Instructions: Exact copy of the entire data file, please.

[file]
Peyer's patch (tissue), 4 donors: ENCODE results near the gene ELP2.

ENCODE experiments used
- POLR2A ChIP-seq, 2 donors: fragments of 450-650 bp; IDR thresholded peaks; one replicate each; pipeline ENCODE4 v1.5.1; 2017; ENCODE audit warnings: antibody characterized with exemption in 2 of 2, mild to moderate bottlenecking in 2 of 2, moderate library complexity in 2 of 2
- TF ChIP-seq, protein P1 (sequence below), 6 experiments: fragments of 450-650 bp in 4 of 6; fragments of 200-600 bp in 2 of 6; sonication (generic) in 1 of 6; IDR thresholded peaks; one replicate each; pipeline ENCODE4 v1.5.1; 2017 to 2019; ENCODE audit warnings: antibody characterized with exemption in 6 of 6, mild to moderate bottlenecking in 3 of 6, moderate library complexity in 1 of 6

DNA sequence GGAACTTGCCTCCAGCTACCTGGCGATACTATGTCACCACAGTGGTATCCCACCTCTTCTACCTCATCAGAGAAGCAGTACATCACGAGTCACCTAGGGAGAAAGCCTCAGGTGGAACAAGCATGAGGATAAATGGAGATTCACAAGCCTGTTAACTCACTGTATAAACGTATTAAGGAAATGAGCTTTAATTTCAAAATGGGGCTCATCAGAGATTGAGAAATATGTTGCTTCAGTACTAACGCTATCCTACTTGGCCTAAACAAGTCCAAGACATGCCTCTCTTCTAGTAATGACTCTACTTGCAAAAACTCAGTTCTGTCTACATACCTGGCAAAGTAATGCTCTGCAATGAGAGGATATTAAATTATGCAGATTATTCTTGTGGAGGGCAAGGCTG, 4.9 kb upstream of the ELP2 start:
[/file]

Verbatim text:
Peyer's patch (tissue), 4 donors: ENCODE results near the gene ELP2.

ENCODE experiments used
- POLR2A ChIP-seq, 2 donors: fragments of 450-650 bp; IDR thresholded peaks; one replicate each; pipeline ENCODE4 v1.5.1; 2017; ENCODE audit warnings: antibody characterized with exemption in 2 of 2, mild to moderate bottlenecking in 2 of 2, moderate library complexity in 2 of 2
- TF ChIP-seq, protein P1 (sequence below), 6 experiments: fragments of 450-650 bp in 4 of 6; fragments of 200-600 bp in 2 of 6; sonication (generic) in 1 of 6; IDR thresholded peaks; one replicate each; pipeline ENCODE4 v1.5.1; 2017 to 2019; ENCODE audit warnings: antibody characterized with exemption in 6 of 6, mild to moderate bottlenecking in 3 of 6, moderate library complexity in 1 of 6

DNA sequence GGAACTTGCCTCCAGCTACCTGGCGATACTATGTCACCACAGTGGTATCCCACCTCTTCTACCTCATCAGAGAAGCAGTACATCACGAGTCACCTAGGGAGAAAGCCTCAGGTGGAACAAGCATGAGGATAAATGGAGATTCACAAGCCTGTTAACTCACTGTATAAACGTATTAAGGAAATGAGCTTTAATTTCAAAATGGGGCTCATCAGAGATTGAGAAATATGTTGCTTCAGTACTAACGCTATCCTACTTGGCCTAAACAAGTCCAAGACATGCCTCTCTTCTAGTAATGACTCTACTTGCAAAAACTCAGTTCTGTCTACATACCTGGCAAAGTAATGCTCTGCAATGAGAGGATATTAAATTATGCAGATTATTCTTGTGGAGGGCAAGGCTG, 4.9 kb upstream of the ELP2 start: